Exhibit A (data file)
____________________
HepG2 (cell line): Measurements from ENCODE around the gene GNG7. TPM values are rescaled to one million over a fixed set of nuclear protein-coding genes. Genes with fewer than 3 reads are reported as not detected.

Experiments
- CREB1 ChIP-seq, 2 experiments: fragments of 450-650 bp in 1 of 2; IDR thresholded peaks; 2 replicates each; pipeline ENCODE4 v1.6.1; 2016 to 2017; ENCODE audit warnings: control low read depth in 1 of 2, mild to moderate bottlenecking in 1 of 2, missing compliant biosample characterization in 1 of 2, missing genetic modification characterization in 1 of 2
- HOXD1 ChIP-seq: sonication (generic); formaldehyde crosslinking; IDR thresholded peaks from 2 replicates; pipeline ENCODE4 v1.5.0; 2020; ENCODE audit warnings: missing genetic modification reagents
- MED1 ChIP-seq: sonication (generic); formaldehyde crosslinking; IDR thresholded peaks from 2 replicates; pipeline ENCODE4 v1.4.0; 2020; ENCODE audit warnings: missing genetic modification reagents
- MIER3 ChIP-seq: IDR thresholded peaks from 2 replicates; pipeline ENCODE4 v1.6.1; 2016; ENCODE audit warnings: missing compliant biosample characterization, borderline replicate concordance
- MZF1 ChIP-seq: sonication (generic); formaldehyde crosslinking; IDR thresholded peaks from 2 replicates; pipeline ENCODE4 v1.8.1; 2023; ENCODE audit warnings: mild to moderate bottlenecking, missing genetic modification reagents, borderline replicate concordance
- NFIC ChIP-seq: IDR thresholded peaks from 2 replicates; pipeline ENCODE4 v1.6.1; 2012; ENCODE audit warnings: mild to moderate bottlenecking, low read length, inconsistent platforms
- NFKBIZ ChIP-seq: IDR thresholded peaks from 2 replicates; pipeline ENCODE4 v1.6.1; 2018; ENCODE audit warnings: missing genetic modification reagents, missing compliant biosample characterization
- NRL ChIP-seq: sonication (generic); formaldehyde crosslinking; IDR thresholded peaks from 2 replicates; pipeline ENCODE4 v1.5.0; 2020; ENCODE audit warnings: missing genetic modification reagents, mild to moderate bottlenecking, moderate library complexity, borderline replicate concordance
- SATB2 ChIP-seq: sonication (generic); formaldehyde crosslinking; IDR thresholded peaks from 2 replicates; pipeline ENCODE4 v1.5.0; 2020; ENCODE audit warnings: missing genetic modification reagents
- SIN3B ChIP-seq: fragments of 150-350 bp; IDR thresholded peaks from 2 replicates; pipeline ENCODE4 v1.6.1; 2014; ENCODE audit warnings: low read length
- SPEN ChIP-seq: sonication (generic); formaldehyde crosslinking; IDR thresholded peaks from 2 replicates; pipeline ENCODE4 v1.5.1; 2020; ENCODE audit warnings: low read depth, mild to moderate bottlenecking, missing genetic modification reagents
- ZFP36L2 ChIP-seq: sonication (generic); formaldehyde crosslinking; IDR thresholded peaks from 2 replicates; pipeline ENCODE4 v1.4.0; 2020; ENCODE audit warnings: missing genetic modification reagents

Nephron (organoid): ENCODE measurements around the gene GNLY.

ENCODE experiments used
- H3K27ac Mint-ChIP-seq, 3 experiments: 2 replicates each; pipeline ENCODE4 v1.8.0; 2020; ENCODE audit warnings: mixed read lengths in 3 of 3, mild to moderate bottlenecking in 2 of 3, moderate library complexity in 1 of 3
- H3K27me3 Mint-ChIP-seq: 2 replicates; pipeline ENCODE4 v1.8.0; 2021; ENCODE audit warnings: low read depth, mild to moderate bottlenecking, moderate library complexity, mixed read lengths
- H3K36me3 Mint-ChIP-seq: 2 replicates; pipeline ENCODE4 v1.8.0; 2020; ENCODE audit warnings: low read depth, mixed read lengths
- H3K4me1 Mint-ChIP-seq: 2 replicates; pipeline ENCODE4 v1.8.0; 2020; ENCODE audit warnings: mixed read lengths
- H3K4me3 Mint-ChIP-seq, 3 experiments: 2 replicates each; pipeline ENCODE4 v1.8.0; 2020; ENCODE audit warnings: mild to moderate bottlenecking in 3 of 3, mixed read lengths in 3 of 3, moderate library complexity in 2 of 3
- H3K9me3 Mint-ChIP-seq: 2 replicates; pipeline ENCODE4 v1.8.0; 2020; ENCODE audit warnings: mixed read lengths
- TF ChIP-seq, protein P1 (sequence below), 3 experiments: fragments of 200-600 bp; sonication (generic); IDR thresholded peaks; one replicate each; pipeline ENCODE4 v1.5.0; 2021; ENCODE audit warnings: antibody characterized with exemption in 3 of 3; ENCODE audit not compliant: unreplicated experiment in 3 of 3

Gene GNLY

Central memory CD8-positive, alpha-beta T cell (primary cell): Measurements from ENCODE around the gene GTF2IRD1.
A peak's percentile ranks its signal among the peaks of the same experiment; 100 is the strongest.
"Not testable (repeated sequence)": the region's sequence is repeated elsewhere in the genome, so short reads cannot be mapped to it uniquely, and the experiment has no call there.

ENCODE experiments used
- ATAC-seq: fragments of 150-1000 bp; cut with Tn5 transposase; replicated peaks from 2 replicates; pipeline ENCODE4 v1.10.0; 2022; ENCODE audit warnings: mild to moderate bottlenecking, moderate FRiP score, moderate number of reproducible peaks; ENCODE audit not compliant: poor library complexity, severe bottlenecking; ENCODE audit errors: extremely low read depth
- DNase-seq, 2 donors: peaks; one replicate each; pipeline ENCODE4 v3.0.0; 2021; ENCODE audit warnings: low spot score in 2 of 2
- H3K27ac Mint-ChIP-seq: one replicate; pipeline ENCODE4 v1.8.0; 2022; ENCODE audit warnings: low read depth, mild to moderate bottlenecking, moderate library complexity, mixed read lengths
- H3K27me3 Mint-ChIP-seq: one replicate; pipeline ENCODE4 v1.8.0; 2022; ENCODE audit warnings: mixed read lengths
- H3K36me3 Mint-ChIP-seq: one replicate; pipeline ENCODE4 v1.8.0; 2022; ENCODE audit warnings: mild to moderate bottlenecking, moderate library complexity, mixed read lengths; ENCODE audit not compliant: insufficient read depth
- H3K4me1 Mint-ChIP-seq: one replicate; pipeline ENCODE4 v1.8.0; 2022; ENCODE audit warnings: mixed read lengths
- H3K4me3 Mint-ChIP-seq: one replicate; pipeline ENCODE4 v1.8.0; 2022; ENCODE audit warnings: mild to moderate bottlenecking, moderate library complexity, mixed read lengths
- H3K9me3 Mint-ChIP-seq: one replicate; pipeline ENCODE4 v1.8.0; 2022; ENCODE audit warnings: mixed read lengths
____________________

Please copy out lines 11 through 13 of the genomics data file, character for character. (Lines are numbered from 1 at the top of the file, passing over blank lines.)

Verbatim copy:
- SATB2 ChIP-seq: sonication (generic); formaldehyde crosslinking; IDR thresholded peaks from 2 replicates; pipeline ENCODE4 v1.5.0; 2020; ENCODE audit warnings: missing genetic modification reagents
- SIN3B ChIP-seq: fragments of 150-350 bp; IDR thresholded peaks from 2 replicates; pipeline ENCODE4 v1.6.1; 2014; ENCODE audit warnings: low read length
- SPEN ChIP-seq: sonication (generic); formaldehyde crosslinking; IDR thresholded peaks from 2 replicates; pipeline ENCODE4 v1.5.1; 2020; ENCODE audit warnings: low read depth, mild to moderate bottlenecking, missing genetic modification reagents